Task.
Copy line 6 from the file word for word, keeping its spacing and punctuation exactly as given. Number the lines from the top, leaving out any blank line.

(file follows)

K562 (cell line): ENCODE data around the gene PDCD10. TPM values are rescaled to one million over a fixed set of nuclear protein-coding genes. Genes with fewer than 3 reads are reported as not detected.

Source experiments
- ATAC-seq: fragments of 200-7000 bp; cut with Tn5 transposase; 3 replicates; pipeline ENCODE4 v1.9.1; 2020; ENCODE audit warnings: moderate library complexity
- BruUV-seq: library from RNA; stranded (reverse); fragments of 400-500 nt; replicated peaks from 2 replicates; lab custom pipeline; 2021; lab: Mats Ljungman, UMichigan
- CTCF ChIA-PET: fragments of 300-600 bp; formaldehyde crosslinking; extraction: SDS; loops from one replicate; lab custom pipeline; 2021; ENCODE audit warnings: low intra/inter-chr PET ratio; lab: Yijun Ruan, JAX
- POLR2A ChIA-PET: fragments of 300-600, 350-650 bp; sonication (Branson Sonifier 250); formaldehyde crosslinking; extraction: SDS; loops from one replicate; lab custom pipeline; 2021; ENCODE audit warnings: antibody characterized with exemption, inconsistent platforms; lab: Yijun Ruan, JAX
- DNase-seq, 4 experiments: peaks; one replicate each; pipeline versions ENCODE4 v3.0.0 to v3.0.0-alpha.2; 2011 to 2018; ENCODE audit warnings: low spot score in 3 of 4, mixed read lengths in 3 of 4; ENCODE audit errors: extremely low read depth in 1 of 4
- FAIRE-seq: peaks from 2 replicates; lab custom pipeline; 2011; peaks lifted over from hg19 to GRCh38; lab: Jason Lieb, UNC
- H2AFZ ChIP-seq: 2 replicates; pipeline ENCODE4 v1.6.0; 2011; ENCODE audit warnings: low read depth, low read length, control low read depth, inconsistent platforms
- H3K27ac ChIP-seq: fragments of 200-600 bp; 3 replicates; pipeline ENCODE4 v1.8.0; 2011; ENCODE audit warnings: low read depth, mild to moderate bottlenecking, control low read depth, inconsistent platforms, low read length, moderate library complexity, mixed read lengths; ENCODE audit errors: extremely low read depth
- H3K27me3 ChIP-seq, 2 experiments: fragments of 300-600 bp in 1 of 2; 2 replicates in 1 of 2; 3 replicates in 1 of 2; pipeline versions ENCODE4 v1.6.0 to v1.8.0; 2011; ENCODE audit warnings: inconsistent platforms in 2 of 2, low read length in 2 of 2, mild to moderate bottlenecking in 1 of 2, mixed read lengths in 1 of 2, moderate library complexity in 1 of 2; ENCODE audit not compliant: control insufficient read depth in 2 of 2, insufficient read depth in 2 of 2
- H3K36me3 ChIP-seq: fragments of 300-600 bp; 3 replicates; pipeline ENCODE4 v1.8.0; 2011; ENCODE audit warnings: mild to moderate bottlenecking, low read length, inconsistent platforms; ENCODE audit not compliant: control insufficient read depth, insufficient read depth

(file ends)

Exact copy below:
- POLR2A ChIA-PET: fragments of 300-600, 350-650 bp; sonication (Branson Sonifier 250); formaldehyde crosslinking; extraction: SDS; loops from one replicate; lab custom pipeline; 2021; ENCODE audit warnings: antibody characterized with exemption, inconsistent platforms; lab: Yijun Ruan, JAX